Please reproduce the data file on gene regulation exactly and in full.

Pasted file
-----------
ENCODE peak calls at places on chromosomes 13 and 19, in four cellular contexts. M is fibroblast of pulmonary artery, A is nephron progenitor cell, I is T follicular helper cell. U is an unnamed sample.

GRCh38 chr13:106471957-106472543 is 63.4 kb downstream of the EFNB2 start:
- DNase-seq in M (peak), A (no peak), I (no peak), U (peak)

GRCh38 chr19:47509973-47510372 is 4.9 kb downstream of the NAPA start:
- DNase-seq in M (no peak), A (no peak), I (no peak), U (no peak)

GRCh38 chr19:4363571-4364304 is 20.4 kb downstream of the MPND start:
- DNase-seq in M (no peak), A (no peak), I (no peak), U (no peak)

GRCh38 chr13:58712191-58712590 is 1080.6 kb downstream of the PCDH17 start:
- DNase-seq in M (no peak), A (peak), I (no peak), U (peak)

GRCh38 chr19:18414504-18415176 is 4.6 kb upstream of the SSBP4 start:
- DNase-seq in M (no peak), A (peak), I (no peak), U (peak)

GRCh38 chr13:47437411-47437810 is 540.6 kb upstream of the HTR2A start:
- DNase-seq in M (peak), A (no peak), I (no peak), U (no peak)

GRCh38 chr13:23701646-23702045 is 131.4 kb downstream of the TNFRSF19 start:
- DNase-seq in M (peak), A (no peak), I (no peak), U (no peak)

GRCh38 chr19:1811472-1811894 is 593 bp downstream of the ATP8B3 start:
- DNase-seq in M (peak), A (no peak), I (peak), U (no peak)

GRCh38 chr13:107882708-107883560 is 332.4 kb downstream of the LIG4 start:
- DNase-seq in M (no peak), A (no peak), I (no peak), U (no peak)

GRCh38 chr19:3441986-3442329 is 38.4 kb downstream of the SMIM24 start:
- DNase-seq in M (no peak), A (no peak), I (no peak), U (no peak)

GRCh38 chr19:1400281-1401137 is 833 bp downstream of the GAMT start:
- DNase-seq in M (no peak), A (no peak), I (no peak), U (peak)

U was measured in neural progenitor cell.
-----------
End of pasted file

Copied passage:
ENCODE peak calls at places on chromosomes 13 and 19, in four cellular contexts. M is fibroblast of pulmonary artery, A is nephron progenitor cell, I is T follicular helper cell. U is an unnamed sample.

GRCh38 chr13:106471957-106472543 is 63.4 kb downstream of the EFNB2 start:
- DNase-seq in M (peak), A (no peak), I (no peak), U (peak)

GRCh38 chr19:47509973-47510372 is 4.9 kb downstream of the NAPA start:
- DNase-seq in M (no peak), A (no peak), I (no peak), U (no peak)

GRCh38 chr19:4363571-4364304 is 20.4 kb downstream of the MPND start:
- DNase-seq in M (no peak), A (no peak), I (no peak), U (no peak)

GRCh38 chr13:58712191-58712590 is 1080.6 kb downstream of the PCDH17 start:
- DNase-seq in M (no peak), A (peak), I (no peak), U (peak)

GRCh38 chr19:18414504-18415176 is 4.6 kb upstream of the SSBP4 start:
- DNase-seq in M (no peak), A (peak), I (no peak), U (peak)

GRCh38 chr13:47437411-47437810 is 540.6 kb upstream of the HTR2A start:
- DNase-seq in M (peak), A (no peak), I (no peak), U (no peak)

GRCh38 chr13:23701646-23702045 is 131.4 kb downstream of the TNFRSF19 start:
- DNase-seq in M (peak), A (no peak), I (no peak), U (no peak)

GRCh38 chr19:1811472-1811894 is 593 bp downstream of the ATP8B3 start:
- DNase-seq in M (peak), A (no peak), I (peak), U (no peak)

GRCh38 chr13:107882708-107883560 is 332.4 kb downstream of the LIG4 start:
- DNase-seq in M (no peak), A (no peak), I (no peak), U (no peak)

GRCh38 chr19:3441986-3442329 is 38.4 kb downstream of the SMIM24 start:
- DNase-seq in M (no peak), A (no peak), I (no peak), U (no peak)

GRCh38 chr19:1400281-1401137 is 833 bp downstream of the GAMT start:
- DNase-seq in M (no peak), A (no peak), I (no peak), U (peak)

U was measured in neural progenitor cell.